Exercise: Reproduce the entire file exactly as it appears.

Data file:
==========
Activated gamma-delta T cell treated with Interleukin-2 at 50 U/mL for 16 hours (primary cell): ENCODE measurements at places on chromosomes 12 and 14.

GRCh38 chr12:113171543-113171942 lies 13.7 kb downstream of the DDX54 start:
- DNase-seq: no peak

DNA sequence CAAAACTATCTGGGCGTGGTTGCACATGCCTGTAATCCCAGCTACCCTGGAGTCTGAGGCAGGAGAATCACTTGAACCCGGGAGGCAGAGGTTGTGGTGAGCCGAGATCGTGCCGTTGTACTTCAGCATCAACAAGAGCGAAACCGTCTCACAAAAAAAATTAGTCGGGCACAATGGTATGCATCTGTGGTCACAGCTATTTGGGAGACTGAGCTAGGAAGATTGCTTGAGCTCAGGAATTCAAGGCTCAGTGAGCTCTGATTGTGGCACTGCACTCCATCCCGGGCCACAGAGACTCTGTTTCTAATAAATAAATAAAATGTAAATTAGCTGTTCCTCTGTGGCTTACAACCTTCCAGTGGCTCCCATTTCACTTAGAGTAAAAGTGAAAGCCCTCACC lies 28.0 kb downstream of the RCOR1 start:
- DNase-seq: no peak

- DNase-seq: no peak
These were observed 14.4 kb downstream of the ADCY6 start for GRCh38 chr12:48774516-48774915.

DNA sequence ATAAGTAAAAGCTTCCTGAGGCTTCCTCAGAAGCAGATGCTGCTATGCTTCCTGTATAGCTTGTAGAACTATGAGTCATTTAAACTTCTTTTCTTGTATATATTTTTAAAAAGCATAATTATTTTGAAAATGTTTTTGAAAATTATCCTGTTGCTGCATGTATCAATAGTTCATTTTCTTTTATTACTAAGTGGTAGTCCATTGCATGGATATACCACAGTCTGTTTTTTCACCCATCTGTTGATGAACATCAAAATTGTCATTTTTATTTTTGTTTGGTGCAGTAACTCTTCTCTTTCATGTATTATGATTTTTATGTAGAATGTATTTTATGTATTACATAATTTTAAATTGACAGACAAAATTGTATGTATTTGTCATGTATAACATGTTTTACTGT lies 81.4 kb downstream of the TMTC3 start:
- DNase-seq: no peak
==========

Activated gamma-delta T cell treated with Interleukin-2 at 50 U/mL for 16 hours (primary cell): ENCODE measurements at places on chromosomes 12 and 14.

GRCh38 chr12:113171543-113171942 lies 13.7 kb downstream of the DDX54 start:
- DNase-seq: no peak

DNA sequence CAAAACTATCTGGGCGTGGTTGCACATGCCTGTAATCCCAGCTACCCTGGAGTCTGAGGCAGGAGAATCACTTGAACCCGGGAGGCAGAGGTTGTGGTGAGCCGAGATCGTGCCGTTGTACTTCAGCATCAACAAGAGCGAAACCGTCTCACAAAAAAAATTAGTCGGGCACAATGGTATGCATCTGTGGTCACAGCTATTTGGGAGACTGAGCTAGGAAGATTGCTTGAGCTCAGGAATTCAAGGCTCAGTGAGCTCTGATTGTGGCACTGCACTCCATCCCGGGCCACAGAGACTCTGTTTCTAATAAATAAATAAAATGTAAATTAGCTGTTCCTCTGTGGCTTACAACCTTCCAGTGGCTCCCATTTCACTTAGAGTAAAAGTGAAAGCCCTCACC lies 28.0 kb downstream of the RCOR1 start:
- DNase-seq: no peak

- DNase-seq: no peak
These were observed 14.4 kb downstream of the ADCY6 start for GRCh38 chr12:48774516-48774915.

DNA sequence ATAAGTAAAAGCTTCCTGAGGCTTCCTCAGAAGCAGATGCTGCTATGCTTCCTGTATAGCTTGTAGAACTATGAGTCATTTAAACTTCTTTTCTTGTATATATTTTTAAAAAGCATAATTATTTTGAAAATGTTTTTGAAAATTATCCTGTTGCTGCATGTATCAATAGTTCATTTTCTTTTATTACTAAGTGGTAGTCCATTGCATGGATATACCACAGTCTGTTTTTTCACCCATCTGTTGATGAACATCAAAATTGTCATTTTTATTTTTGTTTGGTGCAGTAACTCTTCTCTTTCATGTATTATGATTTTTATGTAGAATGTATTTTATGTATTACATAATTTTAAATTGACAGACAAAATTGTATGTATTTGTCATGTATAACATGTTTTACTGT lies 81.4 kb downstream of the TMTC3 start:
- DNase-seq: no peak